Change is Good or the Disposition Effect Among Mutual Fund Managers
University of California, Davis - Graduate School of Management
Harvard Business School - Finance Unit
February 25, 2005
AFA 2006 Boston Meetings Paper
We document that mutual fund managers exhibit the disposition bias, or the tendency to hold on too long to poorly performing stocks. This bias arises because of the psychological unwillingness to admit past mistakes. We show that new fund managers, who are emotionally unattached to their predecessors' decisions, sell the momentum losers they have inherited more readily than continuing fund managers. They also sell more losers than winners, and this difference is higher than for continuing managers. The results are robust to various measures of trade and definitions of the control group. The effects are more pronounced when the outgoing manager is young, perhaps because new managers have less respect for the portfolio decisions of younger predecessors. Given that mutual funds hold a large fraction of the U.S. equity market, this finding may shed light on the origins of price momentum.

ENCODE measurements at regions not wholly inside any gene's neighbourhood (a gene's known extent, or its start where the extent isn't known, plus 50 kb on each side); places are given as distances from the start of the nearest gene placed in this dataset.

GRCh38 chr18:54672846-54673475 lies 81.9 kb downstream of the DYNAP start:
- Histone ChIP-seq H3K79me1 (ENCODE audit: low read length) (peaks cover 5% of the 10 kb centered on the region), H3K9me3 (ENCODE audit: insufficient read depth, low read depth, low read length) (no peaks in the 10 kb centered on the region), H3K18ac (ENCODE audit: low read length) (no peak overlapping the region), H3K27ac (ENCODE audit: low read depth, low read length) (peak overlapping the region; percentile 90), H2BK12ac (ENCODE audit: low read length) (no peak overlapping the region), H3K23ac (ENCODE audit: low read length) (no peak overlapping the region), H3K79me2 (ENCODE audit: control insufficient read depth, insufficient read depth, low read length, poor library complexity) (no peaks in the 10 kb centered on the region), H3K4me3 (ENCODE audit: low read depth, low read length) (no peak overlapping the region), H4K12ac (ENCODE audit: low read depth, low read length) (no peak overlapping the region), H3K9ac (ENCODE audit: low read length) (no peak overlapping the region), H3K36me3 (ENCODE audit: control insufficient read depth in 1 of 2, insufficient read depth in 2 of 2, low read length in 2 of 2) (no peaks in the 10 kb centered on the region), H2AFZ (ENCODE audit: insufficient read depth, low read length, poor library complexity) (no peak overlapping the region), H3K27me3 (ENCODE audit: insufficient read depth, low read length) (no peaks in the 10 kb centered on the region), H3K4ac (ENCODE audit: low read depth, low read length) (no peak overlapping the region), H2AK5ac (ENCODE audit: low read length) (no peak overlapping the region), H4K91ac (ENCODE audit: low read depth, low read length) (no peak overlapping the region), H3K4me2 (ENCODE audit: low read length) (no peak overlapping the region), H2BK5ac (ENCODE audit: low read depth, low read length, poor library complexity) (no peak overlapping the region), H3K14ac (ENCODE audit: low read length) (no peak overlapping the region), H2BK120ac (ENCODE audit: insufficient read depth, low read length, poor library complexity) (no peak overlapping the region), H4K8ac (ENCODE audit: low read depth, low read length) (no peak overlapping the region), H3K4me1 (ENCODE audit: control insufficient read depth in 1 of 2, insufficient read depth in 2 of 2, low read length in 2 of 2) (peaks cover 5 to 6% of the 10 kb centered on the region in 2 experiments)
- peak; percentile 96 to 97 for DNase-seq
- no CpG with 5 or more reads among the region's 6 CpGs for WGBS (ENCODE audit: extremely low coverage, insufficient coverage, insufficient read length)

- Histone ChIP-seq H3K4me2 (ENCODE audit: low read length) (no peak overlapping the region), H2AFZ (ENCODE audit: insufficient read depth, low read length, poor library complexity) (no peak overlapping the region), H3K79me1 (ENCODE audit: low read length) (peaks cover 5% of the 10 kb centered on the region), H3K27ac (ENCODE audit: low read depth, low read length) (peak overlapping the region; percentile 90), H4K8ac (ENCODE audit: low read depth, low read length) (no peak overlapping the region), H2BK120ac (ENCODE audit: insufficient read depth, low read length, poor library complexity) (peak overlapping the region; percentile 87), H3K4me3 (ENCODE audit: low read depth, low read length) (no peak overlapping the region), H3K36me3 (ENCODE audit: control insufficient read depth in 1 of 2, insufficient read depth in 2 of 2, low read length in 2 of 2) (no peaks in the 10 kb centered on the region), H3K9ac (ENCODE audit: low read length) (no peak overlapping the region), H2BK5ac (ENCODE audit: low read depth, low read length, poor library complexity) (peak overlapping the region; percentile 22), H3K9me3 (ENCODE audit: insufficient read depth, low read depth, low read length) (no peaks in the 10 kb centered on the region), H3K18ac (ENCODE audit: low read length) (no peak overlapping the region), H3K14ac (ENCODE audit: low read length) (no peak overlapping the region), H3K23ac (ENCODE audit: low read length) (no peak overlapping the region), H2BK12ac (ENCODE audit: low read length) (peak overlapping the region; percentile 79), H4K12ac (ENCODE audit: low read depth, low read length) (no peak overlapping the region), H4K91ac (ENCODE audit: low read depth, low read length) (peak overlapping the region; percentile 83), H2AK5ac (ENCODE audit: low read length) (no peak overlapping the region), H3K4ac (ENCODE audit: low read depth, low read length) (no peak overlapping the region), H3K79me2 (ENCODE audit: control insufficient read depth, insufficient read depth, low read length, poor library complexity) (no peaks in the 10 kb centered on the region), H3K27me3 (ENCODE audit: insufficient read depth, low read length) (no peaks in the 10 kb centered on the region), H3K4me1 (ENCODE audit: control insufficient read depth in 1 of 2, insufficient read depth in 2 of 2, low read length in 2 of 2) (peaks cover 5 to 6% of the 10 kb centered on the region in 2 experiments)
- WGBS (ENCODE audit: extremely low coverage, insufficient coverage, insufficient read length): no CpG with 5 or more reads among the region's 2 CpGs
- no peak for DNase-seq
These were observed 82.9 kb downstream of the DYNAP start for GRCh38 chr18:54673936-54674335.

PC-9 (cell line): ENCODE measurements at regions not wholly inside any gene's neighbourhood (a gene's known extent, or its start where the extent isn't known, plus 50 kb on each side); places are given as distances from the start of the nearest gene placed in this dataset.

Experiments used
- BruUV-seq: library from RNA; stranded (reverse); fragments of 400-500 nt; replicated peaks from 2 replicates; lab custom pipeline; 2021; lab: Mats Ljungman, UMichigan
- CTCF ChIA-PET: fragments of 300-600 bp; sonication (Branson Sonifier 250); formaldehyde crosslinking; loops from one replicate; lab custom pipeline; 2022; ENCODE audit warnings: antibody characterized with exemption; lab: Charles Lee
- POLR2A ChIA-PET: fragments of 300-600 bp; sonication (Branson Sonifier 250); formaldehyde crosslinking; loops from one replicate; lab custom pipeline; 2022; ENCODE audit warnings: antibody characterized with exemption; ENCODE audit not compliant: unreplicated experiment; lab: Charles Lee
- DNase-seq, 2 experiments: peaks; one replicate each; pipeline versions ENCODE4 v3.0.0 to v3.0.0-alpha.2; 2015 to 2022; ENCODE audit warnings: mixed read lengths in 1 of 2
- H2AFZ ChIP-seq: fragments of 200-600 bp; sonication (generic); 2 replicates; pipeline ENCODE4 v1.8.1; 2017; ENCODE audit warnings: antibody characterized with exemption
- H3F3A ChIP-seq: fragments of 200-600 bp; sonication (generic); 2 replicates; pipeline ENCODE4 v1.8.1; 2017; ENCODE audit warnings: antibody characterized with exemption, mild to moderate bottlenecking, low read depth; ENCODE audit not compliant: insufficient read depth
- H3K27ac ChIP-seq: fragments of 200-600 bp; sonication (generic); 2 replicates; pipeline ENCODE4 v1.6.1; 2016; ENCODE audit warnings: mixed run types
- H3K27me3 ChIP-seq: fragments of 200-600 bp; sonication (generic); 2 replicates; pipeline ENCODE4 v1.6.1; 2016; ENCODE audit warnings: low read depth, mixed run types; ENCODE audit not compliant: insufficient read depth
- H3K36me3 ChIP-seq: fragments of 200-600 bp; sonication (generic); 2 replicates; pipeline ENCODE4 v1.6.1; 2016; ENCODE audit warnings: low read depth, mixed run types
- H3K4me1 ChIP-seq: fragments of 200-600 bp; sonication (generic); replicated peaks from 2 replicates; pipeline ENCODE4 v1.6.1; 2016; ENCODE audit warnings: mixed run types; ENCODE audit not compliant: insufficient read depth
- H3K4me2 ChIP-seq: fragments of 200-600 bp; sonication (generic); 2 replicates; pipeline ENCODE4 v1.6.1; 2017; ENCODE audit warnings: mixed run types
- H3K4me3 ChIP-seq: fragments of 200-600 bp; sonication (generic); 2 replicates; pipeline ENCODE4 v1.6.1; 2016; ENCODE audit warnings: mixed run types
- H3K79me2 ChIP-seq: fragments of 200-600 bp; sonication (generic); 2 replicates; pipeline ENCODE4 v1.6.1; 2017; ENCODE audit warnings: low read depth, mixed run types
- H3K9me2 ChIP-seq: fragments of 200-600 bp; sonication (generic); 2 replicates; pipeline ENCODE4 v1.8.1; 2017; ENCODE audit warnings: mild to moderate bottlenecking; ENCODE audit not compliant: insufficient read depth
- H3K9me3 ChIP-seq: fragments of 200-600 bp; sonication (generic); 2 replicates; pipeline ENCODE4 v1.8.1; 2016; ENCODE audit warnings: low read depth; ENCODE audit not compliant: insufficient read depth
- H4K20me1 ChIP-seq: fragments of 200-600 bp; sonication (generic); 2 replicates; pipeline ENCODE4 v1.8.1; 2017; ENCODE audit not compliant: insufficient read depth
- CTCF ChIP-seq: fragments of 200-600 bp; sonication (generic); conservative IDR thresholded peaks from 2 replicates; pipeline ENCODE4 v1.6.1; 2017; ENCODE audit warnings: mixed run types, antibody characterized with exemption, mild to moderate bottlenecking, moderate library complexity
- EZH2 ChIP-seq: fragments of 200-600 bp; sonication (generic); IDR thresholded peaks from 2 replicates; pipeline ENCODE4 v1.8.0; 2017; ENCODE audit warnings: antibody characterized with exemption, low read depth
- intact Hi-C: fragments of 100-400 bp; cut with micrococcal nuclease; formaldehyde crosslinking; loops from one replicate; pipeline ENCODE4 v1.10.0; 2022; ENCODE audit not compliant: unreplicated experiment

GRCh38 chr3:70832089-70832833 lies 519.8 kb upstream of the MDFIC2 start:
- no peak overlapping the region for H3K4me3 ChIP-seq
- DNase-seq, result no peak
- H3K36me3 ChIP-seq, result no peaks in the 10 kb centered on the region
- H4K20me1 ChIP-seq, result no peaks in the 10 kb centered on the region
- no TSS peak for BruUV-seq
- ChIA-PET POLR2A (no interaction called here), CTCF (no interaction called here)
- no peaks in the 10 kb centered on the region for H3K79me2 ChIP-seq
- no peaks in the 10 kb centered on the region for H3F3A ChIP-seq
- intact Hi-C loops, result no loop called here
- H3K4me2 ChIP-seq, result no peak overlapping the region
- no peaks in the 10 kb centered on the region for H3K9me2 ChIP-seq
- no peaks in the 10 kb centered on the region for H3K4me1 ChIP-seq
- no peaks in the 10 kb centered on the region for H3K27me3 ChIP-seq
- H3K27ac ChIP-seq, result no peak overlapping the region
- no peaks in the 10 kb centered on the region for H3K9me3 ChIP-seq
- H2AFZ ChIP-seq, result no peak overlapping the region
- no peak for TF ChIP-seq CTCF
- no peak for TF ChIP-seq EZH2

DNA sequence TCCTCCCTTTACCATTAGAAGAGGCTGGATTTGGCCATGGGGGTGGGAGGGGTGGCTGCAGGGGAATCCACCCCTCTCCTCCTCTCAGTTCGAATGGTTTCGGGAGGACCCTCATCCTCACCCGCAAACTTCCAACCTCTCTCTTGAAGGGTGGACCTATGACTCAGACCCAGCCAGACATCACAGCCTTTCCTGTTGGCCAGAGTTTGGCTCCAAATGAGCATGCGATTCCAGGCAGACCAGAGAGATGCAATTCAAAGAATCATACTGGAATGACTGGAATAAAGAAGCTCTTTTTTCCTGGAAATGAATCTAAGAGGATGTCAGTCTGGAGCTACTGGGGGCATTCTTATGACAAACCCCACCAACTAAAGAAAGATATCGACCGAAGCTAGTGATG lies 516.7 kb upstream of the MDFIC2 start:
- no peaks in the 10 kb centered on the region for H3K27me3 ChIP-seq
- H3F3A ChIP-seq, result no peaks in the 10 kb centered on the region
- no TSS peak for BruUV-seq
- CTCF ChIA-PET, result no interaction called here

Number of Pages in PDF File: 28
Keywords: Disposition effect, mutual funds, managerial change, momentum
JEL Classification: G00, G12, G14, G23
Date posted: March 25, 2005
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